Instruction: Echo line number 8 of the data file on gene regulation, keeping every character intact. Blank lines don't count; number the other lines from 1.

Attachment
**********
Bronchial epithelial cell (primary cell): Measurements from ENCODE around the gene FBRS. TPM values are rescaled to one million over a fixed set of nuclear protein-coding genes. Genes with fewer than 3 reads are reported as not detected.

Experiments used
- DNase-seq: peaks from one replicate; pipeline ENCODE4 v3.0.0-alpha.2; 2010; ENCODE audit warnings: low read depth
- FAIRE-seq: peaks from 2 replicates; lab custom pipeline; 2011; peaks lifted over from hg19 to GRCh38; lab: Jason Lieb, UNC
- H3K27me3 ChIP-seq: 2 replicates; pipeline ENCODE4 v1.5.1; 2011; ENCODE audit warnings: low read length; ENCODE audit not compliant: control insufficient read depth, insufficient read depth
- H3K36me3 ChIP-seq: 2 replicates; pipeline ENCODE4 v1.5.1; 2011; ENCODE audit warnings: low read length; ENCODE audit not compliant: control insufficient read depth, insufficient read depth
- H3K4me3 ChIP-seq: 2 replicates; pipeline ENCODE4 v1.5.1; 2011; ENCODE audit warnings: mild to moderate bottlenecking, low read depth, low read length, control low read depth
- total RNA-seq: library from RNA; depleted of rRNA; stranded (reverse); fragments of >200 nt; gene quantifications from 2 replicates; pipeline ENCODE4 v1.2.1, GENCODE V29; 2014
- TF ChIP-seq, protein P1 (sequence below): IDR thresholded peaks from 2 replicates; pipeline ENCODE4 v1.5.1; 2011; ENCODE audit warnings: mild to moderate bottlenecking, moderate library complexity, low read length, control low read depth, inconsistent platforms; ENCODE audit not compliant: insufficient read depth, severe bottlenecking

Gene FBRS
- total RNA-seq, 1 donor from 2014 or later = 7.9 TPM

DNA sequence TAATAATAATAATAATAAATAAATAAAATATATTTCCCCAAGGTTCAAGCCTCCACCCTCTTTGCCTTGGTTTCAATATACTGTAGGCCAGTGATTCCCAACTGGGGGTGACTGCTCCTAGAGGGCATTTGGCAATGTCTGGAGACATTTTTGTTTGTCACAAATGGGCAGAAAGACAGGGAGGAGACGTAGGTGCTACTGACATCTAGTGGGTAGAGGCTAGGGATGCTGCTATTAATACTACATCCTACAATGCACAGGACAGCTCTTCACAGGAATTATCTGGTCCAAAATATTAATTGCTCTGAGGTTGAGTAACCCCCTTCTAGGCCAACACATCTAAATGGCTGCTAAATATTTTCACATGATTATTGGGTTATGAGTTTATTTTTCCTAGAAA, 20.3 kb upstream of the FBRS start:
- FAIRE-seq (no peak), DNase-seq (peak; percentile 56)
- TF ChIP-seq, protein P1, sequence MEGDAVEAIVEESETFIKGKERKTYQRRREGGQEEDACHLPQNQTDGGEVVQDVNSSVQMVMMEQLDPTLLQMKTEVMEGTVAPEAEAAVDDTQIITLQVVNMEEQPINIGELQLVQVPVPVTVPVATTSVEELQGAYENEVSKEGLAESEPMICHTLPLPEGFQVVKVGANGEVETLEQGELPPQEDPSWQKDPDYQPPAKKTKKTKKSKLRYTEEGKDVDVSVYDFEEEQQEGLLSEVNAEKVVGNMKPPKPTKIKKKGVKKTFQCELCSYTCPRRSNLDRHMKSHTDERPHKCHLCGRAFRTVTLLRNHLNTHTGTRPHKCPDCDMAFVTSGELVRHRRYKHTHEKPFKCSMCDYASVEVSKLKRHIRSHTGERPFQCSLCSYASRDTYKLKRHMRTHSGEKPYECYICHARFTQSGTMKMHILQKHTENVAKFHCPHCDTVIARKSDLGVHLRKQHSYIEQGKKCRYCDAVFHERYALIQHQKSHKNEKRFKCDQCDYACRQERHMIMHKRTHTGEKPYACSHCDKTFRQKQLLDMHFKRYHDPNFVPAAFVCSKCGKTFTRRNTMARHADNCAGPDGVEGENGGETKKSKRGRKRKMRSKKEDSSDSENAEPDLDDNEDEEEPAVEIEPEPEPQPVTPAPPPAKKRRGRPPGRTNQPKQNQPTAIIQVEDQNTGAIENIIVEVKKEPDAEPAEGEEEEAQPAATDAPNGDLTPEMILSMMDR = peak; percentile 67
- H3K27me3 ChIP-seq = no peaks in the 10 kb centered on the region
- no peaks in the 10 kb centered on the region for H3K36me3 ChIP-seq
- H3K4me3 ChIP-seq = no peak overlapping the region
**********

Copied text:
- total RNA-seq: library from RNA; depleted of rRNA; stranded (reverse); fragments of >200 nt; gene quantifications from 2 replicates; pipeline ENCODE4 v1.2.1, GENCODE V29; 2014